Coronary Artery Spasm
During a coronary artery spasm, muscles in a section of artery wall squeeze together and narrow, causing a temporary constriction of blood and oxygen flow to the heart. The spasm itself is not always severe or painful, but it can lead to serious problems, including heart attack, irregular heartbeat or death.
- Chest pain under the sternum or on the left side
- Sensations in the chest such as burning, squeezing, pressure or tightness
- Spasms that occur at the same time each day, often in the early morning
- Spasms that occur during rest rather than when exercising
Some people experience no symptoms. For others, symptoms can be painful and last from a few minutes to a half hour or more. The longer symptoms last, the higher the risk of heart attack.
- Do not smoke.
- Commit to a heart-healthy lifestyle.
- Get regular checkups and work with your physician on ways to reduce high cholesterol, lower high blood pressure, lose excess weight, reduce stress and avoid diabetes and other chronic diseases.
- High blood pressure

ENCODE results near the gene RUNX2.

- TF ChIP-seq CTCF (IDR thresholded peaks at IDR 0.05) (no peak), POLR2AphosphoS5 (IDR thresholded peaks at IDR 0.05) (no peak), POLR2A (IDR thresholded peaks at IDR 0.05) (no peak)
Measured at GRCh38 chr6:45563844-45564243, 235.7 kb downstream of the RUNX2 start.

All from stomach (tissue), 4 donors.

- High cholesterol
Triggers may include alcohol withdrawal, emotional stress, exposure to cold temperatures and use of stimulant drugs such as cocaine or amphetamines
Echocardiogram. This imaging test uses ultrasound technology to show the heart valves and blood flow.
Electrocardiogram (ECG). An ECG test that shows the pattern of electrical activity involving a patient’s heartbeat may reveal irregular heart rhythms as an indication of possible coronary artery spasm.
Cardiac catheterization. This procedure involves threading a catheter tube from a blood vessel in the arm, groin or neck to the heart and using it to inject dye into the blood vessels to make them visible on special X-rays called angiograms.
Provocative testing. If needed for differential diagnosis, specific agents may be introduced to trigger a spasm for close study.
- Medication therapy may be used to reduce chest pain and lower the risk of heart attack. Options include calcium channel blockers, nitrates and statins.
- Patient education may include ways to identify and avoid coronary artery spasm triggers such as smoking, stimulant use and exposure to cold or stress.
- More invasive procedures may be required if lifestyle changes and medications do not lead to the desired results. These could extend to bypass surgery.
- Patients should avoid tobacco use and other potential triggers.
- Patients should follow physician direction regarding use of any prescribed medications, including taking the full dose for the designated period.